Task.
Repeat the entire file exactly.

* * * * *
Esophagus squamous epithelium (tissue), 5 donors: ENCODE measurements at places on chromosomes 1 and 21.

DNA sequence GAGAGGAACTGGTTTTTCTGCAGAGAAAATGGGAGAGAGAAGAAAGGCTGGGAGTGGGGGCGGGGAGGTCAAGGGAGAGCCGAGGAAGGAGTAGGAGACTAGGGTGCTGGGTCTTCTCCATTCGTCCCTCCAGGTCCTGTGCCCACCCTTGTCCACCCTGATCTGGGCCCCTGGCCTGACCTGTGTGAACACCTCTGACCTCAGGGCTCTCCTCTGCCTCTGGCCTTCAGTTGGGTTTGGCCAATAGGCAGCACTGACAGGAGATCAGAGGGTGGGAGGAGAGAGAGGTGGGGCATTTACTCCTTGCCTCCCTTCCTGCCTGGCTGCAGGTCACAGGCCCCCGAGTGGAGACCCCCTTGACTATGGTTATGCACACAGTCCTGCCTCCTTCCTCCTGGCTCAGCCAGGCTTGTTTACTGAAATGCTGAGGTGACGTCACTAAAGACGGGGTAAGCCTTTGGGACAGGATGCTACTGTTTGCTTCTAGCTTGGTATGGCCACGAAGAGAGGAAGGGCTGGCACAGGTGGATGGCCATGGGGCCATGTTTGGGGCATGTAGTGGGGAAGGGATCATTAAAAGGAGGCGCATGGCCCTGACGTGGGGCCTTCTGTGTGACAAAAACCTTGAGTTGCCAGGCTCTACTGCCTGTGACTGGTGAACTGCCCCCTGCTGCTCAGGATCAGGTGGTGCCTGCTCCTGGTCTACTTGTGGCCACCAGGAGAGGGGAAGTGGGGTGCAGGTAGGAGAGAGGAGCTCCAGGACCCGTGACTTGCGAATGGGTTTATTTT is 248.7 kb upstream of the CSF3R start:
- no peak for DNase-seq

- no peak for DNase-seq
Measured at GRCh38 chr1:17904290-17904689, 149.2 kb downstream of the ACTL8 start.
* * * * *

Esophagus squamous epithelium (tissue), 5 donors: ENCODE measurements at places on chromosomes 1 and 21.

DNA sequence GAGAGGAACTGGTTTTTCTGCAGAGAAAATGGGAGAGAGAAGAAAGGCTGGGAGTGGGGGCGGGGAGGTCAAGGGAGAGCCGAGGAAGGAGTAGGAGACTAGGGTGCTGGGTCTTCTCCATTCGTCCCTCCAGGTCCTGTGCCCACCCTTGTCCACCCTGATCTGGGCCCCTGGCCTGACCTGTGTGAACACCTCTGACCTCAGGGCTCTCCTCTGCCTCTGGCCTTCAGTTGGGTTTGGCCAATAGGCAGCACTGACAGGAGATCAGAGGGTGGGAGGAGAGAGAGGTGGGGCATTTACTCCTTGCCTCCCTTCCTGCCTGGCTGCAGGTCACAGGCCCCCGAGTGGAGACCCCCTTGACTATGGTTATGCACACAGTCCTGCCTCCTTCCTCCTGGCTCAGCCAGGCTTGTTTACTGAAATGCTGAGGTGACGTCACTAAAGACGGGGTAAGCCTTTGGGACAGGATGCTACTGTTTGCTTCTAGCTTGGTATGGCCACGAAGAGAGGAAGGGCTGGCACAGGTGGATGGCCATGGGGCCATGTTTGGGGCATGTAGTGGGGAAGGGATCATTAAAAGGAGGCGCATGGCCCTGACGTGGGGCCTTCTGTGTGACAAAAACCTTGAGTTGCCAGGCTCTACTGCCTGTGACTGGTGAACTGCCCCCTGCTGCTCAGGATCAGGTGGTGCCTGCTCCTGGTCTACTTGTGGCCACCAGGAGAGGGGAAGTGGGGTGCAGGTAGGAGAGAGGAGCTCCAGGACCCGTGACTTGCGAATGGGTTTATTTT is 248.7 kb upstream of the CSF3R start:
- no peak for DNase-seq

- no peak for DNase-seq
Measured at GRCh38 chr1:17904290-17904689, 149.2 kb downstream of the ACTL8 start.